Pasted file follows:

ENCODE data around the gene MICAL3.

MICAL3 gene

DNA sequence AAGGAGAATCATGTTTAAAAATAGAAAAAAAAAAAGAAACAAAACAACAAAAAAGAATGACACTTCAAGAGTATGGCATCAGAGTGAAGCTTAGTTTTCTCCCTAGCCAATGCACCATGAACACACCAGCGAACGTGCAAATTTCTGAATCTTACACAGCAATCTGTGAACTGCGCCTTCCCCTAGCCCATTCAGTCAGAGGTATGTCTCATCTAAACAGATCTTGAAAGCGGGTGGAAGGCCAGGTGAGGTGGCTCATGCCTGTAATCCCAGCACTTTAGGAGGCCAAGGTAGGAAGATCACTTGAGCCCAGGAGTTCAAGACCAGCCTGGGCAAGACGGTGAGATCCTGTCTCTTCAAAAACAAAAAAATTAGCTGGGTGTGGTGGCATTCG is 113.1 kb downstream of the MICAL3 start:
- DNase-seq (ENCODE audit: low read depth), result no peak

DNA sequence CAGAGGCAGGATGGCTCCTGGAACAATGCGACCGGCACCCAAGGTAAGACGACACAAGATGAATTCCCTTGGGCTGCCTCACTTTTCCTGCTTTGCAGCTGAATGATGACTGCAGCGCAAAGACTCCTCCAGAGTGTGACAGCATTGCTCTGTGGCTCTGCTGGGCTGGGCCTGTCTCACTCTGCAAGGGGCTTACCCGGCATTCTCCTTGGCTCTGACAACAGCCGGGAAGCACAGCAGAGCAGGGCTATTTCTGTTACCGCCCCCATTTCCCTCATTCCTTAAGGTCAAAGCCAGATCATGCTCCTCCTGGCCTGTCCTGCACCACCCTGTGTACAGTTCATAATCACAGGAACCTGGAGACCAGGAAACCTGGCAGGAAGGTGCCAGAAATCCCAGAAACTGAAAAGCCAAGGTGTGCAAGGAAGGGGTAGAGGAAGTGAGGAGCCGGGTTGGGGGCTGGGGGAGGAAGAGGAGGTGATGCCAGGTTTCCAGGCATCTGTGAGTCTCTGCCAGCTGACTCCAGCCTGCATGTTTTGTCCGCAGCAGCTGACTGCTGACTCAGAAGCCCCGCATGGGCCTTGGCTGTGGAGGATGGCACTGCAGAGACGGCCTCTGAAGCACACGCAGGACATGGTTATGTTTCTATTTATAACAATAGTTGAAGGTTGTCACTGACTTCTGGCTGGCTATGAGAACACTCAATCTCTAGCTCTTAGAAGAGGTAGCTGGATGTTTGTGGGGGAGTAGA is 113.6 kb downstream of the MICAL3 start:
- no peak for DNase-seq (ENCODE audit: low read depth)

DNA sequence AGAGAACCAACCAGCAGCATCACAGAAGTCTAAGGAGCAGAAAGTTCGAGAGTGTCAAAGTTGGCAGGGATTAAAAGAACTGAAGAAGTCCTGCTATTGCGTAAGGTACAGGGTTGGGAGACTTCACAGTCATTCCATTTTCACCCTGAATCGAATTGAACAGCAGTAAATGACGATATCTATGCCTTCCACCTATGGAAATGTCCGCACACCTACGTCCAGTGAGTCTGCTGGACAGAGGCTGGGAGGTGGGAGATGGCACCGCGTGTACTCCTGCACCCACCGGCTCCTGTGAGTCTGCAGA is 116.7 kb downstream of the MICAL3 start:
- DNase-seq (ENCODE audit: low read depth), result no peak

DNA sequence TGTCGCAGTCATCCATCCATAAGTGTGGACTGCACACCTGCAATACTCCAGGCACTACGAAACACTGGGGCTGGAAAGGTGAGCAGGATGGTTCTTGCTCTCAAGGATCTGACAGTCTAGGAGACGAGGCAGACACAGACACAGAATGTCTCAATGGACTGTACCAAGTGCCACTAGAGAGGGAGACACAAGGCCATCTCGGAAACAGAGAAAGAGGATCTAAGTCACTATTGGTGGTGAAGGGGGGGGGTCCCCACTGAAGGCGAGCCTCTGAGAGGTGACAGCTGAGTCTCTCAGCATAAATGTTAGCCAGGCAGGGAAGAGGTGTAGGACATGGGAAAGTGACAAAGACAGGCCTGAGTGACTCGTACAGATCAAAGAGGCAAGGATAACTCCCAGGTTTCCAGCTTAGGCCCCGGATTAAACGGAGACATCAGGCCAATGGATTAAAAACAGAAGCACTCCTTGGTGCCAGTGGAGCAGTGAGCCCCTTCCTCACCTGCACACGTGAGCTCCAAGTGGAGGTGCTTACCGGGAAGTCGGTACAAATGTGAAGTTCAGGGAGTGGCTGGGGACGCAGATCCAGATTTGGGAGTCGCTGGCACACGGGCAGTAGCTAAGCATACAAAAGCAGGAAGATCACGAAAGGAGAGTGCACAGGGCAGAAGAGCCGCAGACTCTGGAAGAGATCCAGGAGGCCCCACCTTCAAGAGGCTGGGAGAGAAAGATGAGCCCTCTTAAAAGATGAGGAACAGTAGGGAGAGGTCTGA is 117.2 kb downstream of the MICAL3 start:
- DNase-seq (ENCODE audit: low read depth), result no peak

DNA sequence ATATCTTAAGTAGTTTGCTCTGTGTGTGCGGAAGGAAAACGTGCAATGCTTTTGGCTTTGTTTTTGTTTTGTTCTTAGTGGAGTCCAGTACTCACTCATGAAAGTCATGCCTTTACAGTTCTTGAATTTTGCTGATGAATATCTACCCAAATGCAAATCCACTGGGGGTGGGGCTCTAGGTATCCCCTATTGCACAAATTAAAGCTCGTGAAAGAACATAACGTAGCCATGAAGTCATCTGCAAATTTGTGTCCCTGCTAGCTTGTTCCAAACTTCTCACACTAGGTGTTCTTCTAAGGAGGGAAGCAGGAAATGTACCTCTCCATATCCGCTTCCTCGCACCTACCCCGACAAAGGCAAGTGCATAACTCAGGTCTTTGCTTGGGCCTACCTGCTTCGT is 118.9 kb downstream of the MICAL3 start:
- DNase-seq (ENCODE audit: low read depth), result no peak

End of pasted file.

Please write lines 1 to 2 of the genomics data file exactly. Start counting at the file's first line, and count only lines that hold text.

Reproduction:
ENCODE data around the gene MICAL3.

MICAL3 gene